District’s Deal with Fresno PD Means Increased Patrol


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The State Center Community College District’s recently negotiated contract with the Fresno Police Department is designed to fill the gaps in staffing within the district’s police force.

“We’ve been trying to establish some means to provide a better level of service to the campus, the faculty and anyone who comes to this little city in itself,” said Dave Paris, interim chief of the SCCCD police, said.

Officers began regularly patrolling the campus on Oct. 12, but negotiations had been underway for some time, according to an email from Carole Goldsmith, president of FCC to the faculty.

Goldsmith’s email about the extra campus patrol came two days after an Oct. 10 incident  during a 6 a.m. math class in the Old Administration Building.

According to accounts of the incident, a student armed with a knife was forcefully trying to get into a classroom that was full of students. The professor, Ray Stanton, fought back until police arrived on the scene some 20 minutes later, according to Stanton.

“We were already discussing a contract for services with agencies that neighbor us so when this [Oct. 10 incident] came about, it had just happened,” Paris said.

The first to respond to the incident was Fresno Police, who did not make an arrest. However, a weapon was taken from the suspect.  

Incidents like the one on Oct. 10 aren’t isolated.

The campus police recorded an attempted burglary, possession of a weapon and resisting a peace officer — all on the same day.  Also on Oct. 20, separate reports of sexual battery and lewd acts were recorded in the call log.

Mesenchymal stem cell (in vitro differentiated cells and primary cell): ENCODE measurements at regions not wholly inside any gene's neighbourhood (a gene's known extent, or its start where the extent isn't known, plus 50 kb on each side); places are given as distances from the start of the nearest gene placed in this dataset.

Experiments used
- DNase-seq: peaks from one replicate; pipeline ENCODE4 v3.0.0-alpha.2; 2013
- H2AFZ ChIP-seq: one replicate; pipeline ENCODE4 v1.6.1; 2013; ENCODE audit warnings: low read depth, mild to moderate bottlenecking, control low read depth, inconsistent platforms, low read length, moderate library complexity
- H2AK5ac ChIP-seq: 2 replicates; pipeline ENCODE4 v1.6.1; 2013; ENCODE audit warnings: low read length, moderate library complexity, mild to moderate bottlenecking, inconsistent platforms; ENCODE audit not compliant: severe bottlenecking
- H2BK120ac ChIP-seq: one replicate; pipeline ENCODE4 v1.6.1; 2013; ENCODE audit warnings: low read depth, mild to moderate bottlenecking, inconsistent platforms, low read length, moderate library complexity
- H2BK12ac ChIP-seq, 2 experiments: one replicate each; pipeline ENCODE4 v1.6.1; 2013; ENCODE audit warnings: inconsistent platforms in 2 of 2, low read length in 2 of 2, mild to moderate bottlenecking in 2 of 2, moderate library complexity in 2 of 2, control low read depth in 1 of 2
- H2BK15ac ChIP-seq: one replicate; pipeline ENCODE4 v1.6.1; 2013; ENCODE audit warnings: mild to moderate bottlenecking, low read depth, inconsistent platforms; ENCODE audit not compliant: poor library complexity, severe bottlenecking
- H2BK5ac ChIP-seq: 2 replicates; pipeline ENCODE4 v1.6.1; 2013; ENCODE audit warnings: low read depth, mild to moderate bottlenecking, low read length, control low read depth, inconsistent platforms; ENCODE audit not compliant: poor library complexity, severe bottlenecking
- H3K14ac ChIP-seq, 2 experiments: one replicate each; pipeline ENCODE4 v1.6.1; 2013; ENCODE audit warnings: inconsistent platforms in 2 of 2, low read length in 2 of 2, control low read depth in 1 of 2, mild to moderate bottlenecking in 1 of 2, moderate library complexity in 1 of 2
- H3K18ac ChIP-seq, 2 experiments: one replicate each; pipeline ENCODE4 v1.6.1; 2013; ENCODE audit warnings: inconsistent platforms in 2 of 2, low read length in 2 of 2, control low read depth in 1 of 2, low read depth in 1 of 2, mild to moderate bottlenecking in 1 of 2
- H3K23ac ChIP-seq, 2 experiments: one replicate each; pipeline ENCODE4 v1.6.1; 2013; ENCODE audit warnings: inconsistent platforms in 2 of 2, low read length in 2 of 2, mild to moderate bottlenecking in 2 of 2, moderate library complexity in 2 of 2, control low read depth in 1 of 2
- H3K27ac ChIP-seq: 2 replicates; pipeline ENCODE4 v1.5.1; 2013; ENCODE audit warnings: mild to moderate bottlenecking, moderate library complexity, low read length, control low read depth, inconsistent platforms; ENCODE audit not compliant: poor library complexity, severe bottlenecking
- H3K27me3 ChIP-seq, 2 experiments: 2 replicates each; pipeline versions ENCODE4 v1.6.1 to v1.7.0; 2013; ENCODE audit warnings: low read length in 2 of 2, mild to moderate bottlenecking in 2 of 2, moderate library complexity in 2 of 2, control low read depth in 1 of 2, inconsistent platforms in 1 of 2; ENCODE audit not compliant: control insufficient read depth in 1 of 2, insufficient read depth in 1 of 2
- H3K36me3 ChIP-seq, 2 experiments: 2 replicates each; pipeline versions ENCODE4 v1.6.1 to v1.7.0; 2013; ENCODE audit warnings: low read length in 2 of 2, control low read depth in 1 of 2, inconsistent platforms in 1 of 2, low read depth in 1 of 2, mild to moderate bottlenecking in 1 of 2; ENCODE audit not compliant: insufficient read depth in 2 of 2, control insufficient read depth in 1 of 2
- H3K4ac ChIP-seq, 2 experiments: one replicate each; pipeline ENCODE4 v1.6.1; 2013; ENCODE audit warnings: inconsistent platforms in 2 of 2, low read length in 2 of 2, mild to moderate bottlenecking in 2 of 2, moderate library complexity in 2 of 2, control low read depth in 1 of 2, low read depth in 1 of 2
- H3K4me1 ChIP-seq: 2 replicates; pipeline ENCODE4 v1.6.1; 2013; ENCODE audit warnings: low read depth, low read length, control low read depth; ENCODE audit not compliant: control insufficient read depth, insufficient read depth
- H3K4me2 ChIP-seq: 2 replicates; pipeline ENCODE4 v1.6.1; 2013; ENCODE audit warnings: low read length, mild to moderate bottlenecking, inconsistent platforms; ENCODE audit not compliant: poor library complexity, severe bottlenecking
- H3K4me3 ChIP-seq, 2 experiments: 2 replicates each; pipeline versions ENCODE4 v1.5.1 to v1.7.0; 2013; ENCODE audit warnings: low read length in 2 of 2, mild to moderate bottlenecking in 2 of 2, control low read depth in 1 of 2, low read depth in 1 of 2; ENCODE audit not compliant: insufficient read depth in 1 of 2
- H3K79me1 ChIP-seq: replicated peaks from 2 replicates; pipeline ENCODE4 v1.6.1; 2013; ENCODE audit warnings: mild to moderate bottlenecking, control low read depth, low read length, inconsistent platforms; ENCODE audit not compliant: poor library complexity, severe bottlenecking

The lack of police officers has spurred the district to call on the city ahead of the Nov. 1 board meeting, when trustees are expected to approve funding for the contract between the city and SCCCD.

Meanwhile, outside officers roam the campus throughout the day in an effort to ensure safety for students and everyone on campus.

“This is a stopgap measure to increase coverage while we recruit for vacant positions in the SCCCD police department,” Goldsmith said. “The Fresno Police Department will be working in tandem with district police to ensure that our students, staff and faculty are safe, and our property is protected.”

Interim chief Paris said that Fresno PD will be supplementing campus police when additional hands are needed.

“[Fresno police are] going to be just like us, and they’re just going to be able to support us in our calls for service,” Paris said.  “If we get backed up where we can’t, then they’ll be able to handle the call; they’re there to assist us on the calls we need.”

All officers, whether district or city police, will be working under Paris when on campus, and “the chain of command will come from [the district].”

The district is currently lacking over a dozen police officers, and in the October personnel commission meeting, Personnel Commission Director Elba Gomez made a request to go over budget on background checks for officers.

“There’s a lot of jobs available, and there’s not a lot of opportunity for police departments to hire,” Paris explained.

The problem, in many cases, is the lack of interest in being a district police officer.

“Salary and benefits are the reason police aren’t drawn to SCCCD,” Paris said. “It’s hard to compete when you’ve got agencies offering $3,000 to $10,000 signing bonuses. SCCCD can’t match that.”

On Oct. 20, the district began interviewing 19 applicants.

If all of the potential officers pass necessary requirements, the department anticipates a full staff by the end of spring.

The state mandates a 16-week training program for new officers and an 8-week training program for officers with experience.

“You have to calculate your hiring process, then you have to calculate in your field training program,” Paris said. “If we get successful candidates in this testing cycle right now, we might have the number. The issue will be the field training program.”